Withholding or withdrawing treatment and palliative treatment hastening death: The real reason why doctors are not held legally liable for murder

David Jan McQuoid-Mason


Doctors who hasten the termination of the lives of their patients by withholding or withdrawing treatment or prescribing a potentially fatal palliative dose of medication satisfy the elements of intention and causation of a charge of murder against them. However, the courts have held that, for policy reasons based on ‘society’s legal convictions’, such conduct is not unlawful if the patient consented to it or medical treatment would be futile or palliative treatment may hasten death. Doctors are not held liable for murder because society regards their omissions or acts as lawful – not because they did not have the intention in law to kill or did not cause the death of their patients.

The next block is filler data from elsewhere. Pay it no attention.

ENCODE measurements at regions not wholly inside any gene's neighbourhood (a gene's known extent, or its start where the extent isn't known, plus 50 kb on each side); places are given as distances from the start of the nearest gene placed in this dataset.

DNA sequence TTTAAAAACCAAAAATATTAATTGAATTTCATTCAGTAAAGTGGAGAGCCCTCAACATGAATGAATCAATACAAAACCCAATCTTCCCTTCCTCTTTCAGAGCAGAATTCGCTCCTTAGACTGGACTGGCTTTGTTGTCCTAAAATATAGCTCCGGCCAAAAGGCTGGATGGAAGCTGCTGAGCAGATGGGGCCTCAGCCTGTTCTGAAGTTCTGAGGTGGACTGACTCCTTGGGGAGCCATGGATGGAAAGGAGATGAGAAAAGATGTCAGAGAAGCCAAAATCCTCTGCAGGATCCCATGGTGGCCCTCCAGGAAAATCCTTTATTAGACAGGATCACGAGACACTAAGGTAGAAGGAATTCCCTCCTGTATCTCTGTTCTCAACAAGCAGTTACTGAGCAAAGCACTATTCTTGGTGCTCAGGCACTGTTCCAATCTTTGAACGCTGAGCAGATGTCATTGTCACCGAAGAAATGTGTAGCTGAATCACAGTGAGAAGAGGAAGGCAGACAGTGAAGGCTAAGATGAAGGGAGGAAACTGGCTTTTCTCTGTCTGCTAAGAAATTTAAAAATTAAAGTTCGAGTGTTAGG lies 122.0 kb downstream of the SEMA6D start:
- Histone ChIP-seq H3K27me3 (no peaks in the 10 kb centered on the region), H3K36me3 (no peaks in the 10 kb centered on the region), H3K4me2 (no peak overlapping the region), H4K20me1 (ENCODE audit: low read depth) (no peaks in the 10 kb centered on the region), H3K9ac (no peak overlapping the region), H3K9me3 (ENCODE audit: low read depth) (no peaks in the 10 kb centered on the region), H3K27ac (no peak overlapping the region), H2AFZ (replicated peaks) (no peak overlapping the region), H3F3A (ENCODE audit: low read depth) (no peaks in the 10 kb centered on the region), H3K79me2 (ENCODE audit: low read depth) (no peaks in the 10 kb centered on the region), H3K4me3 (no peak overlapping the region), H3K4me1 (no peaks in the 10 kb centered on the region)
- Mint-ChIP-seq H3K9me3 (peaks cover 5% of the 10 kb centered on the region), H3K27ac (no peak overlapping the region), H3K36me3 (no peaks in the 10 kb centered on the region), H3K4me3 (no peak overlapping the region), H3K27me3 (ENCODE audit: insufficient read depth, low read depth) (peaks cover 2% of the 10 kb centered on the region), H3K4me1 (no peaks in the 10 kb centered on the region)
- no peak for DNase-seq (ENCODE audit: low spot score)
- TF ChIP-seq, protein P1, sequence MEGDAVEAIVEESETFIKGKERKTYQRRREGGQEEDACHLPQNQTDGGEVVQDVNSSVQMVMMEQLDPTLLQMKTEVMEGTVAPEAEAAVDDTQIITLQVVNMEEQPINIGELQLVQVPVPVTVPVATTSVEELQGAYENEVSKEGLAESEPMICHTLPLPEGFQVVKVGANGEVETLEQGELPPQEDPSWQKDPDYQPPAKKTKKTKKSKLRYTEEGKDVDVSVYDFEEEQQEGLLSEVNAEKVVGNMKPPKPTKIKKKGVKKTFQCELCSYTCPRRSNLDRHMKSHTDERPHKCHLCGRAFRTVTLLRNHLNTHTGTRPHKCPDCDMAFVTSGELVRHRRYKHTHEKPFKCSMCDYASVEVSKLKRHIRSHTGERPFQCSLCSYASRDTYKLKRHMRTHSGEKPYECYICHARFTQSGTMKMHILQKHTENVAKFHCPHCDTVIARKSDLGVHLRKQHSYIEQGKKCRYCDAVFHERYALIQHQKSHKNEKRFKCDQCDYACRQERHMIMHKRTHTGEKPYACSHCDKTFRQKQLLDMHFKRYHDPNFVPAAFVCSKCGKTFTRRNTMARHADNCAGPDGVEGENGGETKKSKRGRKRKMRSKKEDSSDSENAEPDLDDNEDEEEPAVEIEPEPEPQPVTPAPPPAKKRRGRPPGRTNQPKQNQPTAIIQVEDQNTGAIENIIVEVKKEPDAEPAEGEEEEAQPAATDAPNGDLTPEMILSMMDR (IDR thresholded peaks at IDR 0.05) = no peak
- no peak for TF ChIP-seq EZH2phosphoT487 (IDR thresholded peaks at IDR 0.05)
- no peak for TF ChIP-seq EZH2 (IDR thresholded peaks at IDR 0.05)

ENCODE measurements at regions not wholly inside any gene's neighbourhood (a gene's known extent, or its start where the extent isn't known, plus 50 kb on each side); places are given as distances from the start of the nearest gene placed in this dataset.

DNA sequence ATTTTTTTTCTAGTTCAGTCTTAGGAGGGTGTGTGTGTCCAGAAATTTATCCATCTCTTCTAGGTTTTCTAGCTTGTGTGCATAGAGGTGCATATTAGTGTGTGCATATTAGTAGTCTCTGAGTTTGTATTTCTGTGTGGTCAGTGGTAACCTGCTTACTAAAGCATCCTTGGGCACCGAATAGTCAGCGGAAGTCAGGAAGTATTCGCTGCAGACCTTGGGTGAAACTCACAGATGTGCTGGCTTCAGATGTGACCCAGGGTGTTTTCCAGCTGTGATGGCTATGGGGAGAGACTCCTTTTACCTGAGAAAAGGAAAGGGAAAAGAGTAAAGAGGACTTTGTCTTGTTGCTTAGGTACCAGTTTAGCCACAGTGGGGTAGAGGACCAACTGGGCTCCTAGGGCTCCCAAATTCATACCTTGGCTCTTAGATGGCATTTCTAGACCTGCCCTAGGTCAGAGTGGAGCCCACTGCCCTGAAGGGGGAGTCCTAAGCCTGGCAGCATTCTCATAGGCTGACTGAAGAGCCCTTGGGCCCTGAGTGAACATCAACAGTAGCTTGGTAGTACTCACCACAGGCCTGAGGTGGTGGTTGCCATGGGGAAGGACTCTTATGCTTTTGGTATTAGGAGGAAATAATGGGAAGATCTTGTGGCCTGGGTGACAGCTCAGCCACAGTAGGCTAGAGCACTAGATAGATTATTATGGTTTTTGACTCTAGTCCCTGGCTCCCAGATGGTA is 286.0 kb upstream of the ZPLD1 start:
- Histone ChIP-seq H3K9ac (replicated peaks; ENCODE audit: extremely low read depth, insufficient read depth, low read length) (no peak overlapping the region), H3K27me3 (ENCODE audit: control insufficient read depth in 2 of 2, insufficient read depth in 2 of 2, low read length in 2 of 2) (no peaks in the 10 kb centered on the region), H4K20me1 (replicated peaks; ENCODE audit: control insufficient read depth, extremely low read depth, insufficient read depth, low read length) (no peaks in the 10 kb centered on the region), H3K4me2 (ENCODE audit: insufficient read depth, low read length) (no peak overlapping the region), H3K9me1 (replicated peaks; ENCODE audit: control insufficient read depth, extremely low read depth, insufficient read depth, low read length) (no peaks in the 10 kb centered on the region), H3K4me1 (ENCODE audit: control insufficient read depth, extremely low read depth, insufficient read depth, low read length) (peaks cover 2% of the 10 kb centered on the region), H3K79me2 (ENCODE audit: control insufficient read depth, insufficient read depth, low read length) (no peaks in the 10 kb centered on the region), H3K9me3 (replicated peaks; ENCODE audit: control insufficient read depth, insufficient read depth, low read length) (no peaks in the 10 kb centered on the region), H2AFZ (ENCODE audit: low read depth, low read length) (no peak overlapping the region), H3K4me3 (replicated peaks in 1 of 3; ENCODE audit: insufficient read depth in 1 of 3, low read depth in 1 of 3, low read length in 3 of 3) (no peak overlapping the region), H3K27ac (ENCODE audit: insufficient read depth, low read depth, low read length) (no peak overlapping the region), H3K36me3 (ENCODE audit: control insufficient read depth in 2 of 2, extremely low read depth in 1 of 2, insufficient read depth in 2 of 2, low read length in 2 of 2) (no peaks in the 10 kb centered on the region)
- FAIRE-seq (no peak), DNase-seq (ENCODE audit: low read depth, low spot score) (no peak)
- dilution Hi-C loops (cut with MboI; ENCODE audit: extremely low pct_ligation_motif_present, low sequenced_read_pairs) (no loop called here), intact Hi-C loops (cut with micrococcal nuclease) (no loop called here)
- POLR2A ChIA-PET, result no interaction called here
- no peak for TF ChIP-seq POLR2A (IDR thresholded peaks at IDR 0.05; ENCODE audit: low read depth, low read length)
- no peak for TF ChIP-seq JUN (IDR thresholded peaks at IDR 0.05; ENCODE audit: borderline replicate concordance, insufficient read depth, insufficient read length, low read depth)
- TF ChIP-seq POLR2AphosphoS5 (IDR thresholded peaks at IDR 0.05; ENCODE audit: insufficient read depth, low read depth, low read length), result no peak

Author's affiliations

David Jan McQuoid-Mason, Centre for Socio-Legal Studies, University of KwaZulu-Natal, Durban, South Africa

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murder; withholding treatment; withdrawing treatment; fatal palliative care; lawfulness

Cite this article

South African Medical Journal 2014;104(2):102-103. DOI:10.7196/SAMJ.7405

Article History

Date submitted: 2013-08-23
Date published: 2013-10-11

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